Though Guthrie’s song isn’t what most Americans consider to “be patriotic”, for me, it means more than “America the Beautiful” and “God Bless America”.  It offers hope, and possibility.   It’s not idealistic and naïve, but rather a rallying cry for those who might not otherwise have a voice.  Guthrie is an American icon, because he was able to express his views in song form, even if it wasn’t popular.  And if that’s not American, I don’t know what is.

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Christmas/Holiday Theme Week – A Christmas Gift For You

Over a string-laden instrumental version of  “Silent Night”, Spector proclaims his vision of “something new and different for Christmas”.  In light of Spector’s murder charge, his statements come off as a bit creepy.  However, in November 1963 when A Chirstmas Gift For You was released, Spector wasn’t joking.  The album was so far ahead of its time in every way.  Christmas songs never sounded so sexy, and alive, thanks to powerful performances by The Ronettes, Darlene Love and the Crystals.  Elvis and Frank Sinatra may have recorded Christmas albums but those version were for sitting by the fire –  songs you could go to sleep to.  Spector’s versions went meant to be heard in bars and enjoyed by those who wander home with a random girl for Christmas-  just watch the Christmas scenes in “Goodfellas” for proof.

Unfortunately, Spector’s vision of Christmas as released at the wrong time. In November 1963, not many people were thinking about sexy girls singing about Santa Claus, and reindeer.   The album became a flop upon its initial release, and while it’s usually listed on a critic’s list of “the best holiday albums”, you’re more likely to find a Josh Grobin Christmas album or Mariah Carey one in the average person’s holiday collection.  U2 may have given a rebirth to the album’s sole original “Christmas (Baby Please Come Home)” in the late 80’s.   I certainly enjoy U2’s version (and it’s the version I was familiar with first).  But U2’s version traded in the power of the original for schmaltz.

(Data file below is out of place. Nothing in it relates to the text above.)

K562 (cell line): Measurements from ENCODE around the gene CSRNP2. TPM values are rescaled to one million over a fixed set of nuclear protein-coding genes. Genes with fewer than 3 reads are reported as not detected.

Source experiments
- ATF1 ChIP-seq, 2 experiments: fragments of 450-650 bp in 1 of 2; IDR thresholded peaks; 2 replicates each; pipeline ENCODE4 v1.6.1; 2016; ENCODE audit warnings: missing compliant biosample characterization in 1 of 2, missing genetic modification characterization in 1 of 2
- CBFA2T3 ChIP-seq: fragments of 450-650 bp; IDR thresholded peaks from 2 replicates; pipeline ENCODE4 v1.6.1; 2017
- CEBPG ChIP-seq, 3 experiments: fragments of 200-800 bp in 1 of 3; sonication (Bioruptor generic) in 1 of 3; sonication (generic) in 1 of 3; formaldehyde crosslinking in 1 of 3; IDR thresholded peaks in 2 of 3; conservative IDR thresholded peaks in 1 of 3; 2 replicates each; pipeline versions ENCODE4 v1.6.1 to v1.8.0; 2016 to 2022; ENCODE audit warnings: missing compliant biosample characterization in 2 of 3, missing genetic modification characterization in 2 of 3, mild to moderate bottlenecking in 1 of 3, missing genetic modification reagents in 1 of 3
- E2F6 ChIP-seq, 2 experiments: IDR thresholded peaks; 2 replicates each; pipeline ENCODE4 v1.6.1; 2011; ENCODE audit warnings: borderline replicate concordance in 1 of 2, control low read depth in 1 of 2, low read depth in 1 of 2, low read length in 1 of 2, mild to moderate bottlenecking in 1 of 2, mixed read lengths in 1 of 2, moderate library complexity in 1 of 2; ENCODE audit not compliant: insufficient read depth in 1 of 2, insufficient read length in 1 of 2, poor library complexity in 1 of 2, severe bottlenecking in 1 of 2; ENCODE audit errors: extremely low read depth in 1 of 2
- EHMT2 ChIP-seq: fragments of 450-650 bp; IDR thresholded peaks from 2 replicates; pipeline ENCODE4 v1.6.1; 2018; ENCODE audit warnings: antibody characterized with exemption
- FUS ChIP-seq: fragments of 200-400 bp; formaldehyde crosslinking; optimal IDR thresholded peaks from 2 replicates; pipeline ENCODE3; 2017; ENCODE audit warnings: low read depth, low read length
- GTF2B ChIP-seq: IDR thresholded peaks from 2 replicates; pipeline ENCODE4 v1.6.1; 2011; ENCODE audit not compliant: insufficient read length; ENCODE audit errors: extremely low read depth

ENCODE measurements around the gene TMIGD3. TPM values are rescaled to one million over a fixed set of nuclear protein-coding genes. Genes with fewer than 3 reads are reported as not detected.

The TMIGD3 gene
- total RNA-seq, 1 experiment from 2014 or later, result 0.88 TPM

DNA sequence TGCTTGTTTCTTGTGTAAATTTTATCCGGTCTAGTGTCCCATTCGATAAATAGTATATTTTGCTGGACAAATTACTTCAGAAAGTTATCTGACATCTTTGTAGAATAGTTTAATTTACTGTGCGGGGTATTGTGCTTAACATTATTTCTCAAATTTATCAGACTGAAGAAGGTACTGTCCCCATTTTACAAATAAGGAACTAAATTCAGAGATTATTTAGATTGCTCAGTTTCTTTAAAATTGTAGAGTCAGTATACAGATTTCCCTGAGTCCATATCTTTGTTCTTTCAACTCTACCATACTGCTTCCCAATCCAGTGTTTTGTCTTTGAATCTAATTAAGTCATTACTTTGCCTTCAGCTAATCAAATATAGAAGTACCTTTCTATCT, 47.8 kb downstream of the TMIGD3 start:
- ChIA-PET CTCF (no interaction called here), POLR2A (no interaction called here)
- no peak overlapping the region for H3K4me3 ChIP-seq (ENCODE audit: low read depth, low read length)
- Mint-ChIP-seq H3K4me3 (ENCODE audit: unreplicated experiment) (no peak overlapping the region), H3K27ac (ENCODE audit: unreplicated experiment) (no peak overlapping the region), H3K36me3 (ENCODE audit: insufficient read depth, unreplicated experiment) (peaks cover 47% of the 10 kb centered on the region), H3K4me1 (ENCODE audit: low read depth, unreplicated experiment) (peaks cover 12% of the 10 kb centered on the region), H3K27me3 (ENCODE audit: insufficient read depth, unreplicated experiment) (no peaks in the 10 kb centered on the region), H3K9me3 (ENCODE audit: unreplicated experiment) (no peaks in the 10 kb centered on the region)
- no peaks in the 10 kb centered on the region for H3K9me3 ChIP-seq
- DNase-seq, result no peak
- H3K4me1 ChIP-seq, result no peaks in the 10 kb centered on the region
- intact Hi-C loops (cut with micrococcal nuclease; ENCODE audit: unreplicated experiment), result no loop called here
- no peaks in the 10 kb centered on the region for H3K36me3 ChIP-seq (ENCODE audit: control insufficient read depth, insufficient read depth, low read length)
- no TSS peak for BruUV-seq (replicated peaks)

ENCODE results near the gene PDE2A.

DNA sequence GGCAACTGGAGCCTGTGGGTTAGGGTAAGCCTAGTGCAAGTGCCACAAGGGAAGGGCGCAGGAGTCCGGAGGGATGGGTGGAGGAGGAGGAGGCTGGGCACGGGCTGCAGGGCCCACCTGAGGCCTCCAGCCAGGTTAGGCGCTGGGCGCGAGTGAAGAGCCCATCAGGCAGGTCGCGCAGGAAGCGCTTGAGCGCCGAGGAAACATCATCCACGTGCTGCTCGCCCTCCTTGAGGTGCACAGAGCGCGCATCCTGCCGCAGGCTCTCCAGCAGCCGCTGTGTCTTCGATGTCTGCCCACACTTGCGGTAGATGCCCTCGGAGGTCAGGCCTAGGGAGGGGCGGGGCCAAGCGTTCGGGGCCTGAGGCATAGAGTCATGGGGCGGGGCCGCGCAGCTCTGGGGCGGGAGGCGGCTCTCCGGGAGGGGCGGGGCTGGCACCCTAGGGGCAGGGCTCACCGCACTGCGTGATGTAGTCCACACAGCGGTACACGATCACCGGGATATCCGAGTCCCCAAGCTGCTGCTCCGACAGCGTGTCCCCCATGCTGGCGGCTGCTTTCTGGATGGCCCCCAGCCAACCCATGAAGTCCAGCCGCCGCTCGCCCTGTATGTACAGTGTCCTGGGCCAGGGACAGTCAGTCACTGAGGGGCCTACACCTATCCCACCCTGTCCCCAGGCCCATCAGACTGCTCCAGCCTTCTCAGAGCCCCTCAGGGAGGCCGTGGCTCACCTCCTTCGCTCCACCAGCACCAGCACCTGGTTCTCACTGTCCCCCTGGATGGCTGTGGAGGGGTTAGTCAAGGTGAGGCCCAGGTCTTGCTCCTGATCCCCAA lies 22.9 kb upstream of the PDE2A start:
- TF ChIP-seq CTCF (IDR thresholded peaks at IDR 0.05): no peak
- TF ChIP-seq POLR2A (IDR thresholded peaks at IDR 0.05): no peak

With a few exceptions, most holiday songs or records have been slightly cheesy.  But Spector’s album was anything but.  Even the silly “I Saw Mommy Kissing Santa Claus” is given a slightly naughty reading.  If the joke of the song is that Santa Claus is really daddy, Ronnie Spector makes it seem as if mommy is really cheating on daddy with Saint Nic.  Of course it could be this is the only version of the song I’m familiar with, and up until a week ago, I assumed in the song’s context, Santa Claus was real.

After years of listening to Spector’s album, his version of the songs have become definitive for me.  I usually can’t stand “Frosty the Snowman” (it didn’t help I cried as a kid when he melted into water at the end of the holiday special), but Ronnie Spector’s commanding voice and Hal Blaine’s pounding drums might just bring any pile of snow to life.  Usually, the narrator in “White Christmas” seems to long for his or her childhood – caught up in the past longing for something that may or may not come.  Darlene Love may also dream of the same “White Christmas” as Irving Berlin intended, but dammit she wants it this year.

With A Christmas Gift For You, Spector proved that Christmas music didn’t have to be for kids and their grandparents with fond memories of their childhoods.  It could be exciting, fun, and even sexy.  Almost 50 years after its initial release, A Christmas Gift For You remains the essential holiday pop album, because it dared to be a rock and roll/pop first instead of a Christmas album sung by rock artists.